Here’s what has proven to be a basic round-up of what makes for a better ride experience through peace of mind
- A well serviced bike – with good tyres, chain and a regular service record
- Shaken/ Insurance papers
- Crash worthy riding gear – if you aren’t confident what you’re wearing will save you then you need better
- Smartphone brilliant for finding hidden gems, taking timeless photos and whatever the app market can offer. *But most importantly, it has a phone for emergencies.
- Bike toolkit – check to see it’s all there and know what it ALL does
- Rider maintenance kit – The stuff you need to keep YOU in the mood. Sunscreen, lipbalm, eyedrops, pain-subduers, allergy meds, tissues, helmet-screen cleaners, pen, paper etc..
- Extra insurance – not just the jibaiseki(basic 3rd party cover) but also at least a hefty ni-ni hoken(should cover damage to others, others’ property up to 30million yennies and cover for your personal injury in case of a self-caused accident)
- Puncture repair kit – available at all major parts shops
- Touring Mapple
In addition, these’ll help
- Navigation unit
- Medical kit for minor injuries
- Air pump for multiple puncture repairs
- Lube for chain etc
- Spare gloves
Do you want to get out and explore or maybe you are running out of new places and have no idea where to go. 1st stop should be a large book shop or Amazon
Although there are a few different touring volumes around, for purely map based info with easy to read icons the Touring Mapple series stands out as a foreign rider’s favorite.
It comes in a couple of different shapes and sizes so make sure you get the one that suits your needs.
Comes in 2 formats, the original and slightly smaller book style or the much more useful ring bound Mapple R.
Things to consider –
Will it fit your tank bag? the original little book style fits almost any tankbag. The larger R series with ring binding doesn’t due simply to being bigger.
Do you need water resistant? The R has a quasi-water resistant coating that’s tolerant of drizzle and dries out well. But be careful as it won’t take highlighted ink if you you want to mark where you’ve been.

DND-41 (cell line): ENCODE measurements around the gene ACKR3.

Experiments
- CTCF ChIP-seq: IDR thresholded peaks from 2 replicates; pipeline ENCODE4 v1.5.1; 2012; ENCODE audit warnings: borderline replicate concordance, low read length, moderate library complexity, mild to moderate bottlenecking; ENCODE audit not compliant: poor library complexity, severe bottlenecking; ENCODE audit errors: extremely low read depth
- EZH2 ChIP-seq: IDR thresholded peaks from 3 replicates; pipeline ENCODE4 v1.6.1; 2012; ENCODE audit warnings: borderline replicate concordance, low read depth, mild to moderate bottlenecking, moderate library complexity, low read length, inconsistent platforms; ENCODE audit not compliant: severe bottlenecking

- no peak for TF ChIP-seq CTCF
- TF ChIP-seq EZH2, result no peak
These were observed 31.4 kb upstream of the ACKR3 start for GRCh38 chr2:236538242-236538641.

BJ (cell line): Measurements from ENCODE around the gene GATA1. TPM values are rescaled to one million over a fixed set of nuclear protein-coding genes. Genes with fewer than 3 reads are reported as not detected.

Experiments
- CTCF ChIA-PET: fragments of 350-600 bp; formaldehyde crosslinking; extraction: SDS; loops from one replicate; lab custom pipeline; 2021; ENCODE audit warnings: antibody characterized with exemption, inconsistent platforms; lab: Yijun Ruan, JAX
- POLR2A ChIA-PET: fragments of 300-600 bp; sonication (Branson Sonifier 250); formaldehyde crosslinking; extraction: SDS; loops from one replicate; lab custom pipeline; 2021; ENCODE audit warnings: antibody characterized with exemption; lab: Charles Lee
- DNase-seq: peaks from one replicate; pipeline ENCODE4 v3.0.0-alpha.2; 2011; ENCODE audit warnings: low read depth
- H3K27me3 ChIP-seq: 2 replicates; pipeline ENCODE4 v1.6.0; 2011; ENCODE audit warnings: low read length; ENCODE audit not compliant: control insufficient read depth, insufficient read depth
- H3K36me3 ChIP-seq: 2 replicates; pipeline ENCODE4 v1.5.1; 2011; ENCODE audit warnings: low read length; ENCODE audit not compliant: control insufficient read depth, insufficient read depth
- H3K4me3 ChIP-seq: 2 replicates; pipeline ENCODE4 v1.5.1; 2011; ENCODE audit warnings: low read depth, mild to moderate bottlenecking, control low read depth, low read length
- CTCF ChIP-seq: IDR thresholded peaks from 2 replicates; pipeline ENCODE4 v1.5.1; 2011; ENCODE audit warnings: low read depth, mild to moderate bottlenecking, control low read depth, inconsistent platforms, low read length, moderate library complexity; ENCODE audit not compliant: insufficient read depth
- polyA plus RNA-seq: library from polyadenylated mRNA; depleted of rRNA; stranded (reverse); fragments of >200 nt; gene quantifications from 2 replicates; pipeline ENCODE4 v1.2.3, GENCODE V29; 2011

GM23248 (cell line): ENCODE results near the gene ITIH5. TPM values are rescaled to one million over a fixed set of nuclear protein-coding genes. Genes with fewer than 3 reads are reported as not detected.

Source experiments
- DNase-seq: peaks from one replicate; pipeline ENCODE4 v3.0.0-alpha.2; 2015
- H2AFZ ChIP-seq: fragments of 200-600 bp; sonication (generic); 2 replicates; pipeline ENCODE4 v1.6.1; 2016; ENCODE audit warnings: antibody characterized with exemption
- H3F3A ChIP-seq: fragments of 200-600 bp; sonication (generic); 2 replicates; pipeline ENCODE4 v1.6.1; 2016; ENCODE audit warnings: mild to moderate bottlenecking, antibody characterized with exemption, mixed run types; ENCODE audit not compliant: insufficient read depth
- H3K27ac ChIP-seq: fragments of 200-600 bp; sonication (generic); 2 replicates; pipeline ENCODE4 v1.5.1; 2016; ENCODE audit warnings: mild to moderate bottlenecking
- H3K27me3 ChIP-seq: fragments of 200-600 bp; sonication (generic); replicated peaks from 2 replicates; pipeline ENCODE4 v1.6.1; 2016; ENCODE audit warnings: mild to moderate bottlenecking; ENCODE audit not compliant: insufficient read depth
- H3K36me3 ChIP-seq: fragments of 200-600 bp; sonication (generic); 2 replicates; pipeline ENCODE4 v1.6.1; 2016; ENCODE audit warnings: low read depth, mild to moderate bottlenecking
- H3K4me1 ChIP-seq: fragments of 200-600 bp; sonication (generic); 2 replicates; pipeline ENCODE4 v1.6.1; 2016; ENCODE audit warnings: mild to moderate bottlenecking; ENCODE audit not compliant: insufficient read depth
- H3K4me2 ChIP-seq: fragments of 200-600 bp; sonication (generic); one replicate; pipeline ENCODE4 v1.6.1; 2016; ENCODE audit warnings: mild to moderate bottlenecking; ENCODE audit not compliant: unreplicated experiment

Do you want to see it on the roll? Putting it in your tank bag and being able to look down at it through a clear top is the obvious choice. The original, having a book spine is not so good for this as the spine doesn’t like to be bent back. Where as the R, with ring binders, does the job.
Where are you going to tour? There are seven volumes of the Touring Mapple for the following regions: Kyushu-Okinawa, Chugoku-Shikoku, Kansai, Kanto-Koshinetsu, Tohoku, Hokkaido Hokuriku-Chubu.
Inside you’ll find a large fold out map to give you a large scale perspective the individual pages can’t.
On the back of the first page there is an an icon key(see image below for for handy translations).
In the back there is a distance calculator(highway only), ferry details and camp/onsen details.
But it is mostly used for these things:
Road features: highlighted recommended roads, bypasses, dirt road sections, toll charges and Road Stations (michi-no-eki).
Services: Gas stands, Restaurants, Convenience stores, fast food, onsen and public toilets.
Accomodations: Recommended hotels, youth hostels, Onsen Inn and campsites.
And much more . . … .
just check out this translation of the icon key page
– translation courtesy of Bambi –
Nice to meet you, thank you!
Thank you Kazu.
What kind of navigation application do you use?
Hi Kazu. Most popular is a Garmin navigation unit. For smartphones, iPhone users seem to prefer MotionX. For Android, OsmAnd and Locus.
Personally, I use a Garmin. I tried using a few smartphone applications but found the phone to be lacking in reliability and the apps to be lacking functions.